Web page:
And only recently, I have also realised that the sector is being robbed of a lot of income that would otherwise be generated from some user-related charges on the road. We are living witnesses to the abrogation of toll gates and toll plazas in this country, a couple of years ago and to my mind, I think it was a wrong government policy. If that were to be in place, I don't think our roads would have degenerated to the level they did, presently. Everywhere in the world, there is no way users don't pay some form of service charge to infrastructural facilities that they use.

We have electricity in our homes and we pay charges for them; water is supplied to our homes, we pay charges for them, telephone is supplied, we pay charges for them and we use the GSM and we pay for them. Nigeria is the only country in the world in the past couple of years that the road infrastructure is free, thus there is no money for maintenance. The little money at the disposal of government is not able to guarantee sustainable maintenance of the roads.

So, we needed to do something and one of the things we decided to do is to reintroduce the toll plazas, toll gates across major roads in this country. But, we are very sensitive to the feelings of the people. So, in retooling the toll gate policy, we have also decided that we are not going to toll a road that is so bad, that there would be nothing to show for it. So, what we are doing is that as we rehabilitate and reconstruct the roads, any road we have completed construction work or rehabilitation work or we know we are just almost there; we are going to start tolling those roads so that those roads are never again allowed to degenerate to the state of disrepair that they were before we started those rehabilitation and reconstruction works. And in so doing, we should be able to sustain the all-year maintenance of these roads. And as we progress with the rehabilitation of the roads, so also we would keep mounting our toll plazas so that the sector can be self-sustaining.

Beyond that, we've also noticed that we do not have a proper framework, an institutional framework for the sustenance of our road infrastructure in this country. We are also working on a policy which eventually will be forwarded to the National Assembly for legislative action. Again, Nigeria is the only country in the world where you don't have appropriate institutional framework to pull funds together and manage our roads. So, recently, I inaugurated a committee on Road Sector Reform in Nigeria. The purpose of that committee is to come up with acceptable policy paper for the establishment of a Road Fund and a National Road Authority or Road Board.

The goal is to have this pool of fund where user-oriented charges can be pooled together and you have a Board that will manage the Fund and in this Board, government is going to be a minority participant in the Board. It is going to be a private-sector led Board. Where different stakeholders like National Association of Road Transport Owners (NARTO), National Union of Road Transport Workers (NURTW), Nigerian Society of Engineers (NSE) and all sorts of people.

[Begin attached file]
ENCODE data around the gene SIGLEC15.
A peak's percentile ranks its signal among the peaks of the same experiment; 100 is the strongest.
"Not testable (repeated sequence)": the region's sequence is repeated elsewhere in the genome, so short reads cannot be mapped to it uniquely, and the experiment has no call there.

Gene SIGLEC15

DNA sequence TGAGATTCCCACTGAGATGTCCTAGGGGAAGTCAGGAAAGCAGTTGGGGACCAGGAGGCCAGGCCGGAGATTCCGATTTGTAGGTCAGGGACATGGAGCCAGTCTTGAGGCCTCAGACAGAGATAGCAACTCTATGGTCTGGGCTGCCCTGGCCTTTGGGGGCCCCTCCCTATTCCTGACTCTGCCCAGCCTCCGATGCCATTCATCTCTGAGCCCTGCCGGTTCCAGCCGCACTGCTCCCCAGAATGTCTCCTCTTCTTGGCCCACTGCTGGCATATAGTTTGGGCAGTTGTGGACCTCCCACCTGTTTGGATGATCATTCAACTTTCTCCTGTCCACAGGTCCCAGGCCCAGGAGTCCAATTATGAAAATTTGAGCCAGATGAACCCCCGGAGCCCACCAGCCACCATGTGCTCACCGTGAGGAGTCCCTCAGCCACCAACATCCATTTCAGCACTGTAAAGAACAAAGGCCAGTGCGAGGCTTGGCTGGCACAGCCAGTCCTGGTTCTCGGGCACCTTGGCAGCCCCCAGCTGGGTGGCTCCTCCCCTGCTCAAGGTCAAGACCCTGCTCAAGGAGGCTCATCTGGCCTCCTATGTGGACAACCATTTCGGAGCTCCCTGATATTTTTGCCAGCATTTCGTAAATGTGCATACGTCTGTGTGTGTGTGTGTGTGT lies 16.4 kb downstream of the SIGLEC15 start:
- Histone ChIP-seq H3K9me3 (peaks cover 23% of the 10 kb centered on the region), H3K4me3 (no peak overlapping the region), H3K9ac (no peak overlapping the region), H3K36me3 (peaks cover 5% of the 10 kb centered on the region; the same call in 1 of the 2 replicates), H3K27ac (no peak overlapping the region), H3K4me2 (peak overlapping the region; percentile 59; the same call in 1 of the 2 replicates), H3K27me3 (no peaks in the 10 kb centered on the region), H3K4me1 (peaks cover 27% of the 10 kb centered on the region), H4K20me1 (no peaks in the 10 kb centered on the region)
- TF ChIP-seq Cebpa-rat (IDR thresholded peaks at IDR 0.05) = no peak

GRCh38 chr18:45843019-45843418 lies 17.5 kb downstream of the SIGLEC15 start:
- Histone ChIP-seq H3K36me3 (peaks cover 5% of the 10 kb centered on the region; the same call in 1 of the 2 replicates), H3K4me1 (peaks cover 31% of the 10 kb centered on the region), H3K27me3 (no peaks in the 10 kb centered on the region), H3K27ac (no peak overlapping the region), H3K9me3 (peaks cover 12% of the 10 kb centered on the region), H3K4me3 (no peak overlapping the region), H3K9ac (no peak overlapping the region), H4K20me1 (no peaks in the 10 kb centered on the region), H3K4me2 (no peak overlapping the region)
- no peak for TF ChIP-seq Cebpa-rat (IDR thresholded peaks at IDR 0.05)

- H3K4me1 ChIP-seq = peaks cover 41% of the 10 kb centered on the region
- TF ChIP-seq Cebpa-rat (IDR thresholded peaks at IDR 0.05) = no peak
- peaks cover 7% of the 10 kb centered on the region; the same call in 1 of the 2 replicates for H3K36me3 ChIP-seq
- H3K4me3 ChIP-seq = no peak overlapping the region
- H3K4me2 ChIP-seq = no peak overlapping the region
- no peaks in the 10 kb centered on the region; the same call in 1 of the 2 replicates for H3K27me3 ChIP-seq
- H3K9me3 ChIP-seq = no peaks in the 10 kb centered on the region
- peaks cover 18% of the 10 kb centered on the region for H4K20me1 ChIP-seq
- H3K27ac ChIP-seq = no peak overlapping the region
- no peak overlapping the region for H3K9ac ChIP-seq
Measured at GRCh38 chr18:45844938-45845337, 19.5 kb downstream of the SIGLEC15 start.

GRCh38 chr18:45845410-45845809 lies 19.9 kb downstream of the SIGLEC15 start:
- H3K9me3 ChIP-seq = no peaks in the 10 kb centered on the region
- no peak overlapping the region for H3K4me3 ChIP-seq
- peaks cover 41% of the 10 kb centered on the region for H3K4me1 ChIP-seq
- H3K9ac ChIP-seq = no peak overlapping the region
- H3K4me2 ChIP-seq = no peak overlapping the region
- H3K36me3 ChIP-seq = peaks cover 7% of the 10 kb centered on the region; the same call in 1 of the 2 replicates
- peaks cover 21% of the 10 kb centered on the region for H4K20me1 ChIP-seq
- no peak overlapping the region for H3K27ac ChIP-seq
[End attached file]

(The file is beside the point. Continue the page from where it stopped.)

Then of course the Federal Road Maintenance Agency (FERMA), Federal Road Safety Corp (FRSC), representative of the Federal Ministry of Works that will represent government and they would be in the minority. It is to be led by a private sector person with integrity because we believe that the road infrastructure should be administered like a private business. That is the only way we can guarantee sustainable development and maintenance of our roads. So, we are upbeat that before the end of the year, this committee would have submitted its report which would have draft base for the establishment of the Road Fund and the National Road Authority.

Beyond what we collect at toll plazas which would be one of the sources of income for the Road Fund, we also have other user-related charges like charges through Weigh Bridges for overloaded vehicles and lots of other charges on our roads which are not being harnessed by government and they are entering private pockets. We have advertisements on the roads, right of way, we have people who commit crimes on the road and they are fined and such money ought to go into road maintenance then you have the five per cent fuel surcharge which though was enacted in 2007 in the Amendment Act of FERMA but has never been collected to date and for which we have developed a framework and a template for its collection from January 1, 2012 and this would be shared between the Federal and State governments on a 40 - 60 per cent ratio as enshrined in the law of FERMA. We also have Transit Vehicle charges. If you and I drive to any neighbouring ECOWAS country - Togo, Republic of Benin, Ghana, you pay Vehicle Transit Charges but in Nigeria you don't pay anything. And again, that particular Vehicle Transit Charge is also part of the 2007 Amendment Act of FERMA. We want to start collecting it and I have just approved that that collection should begin.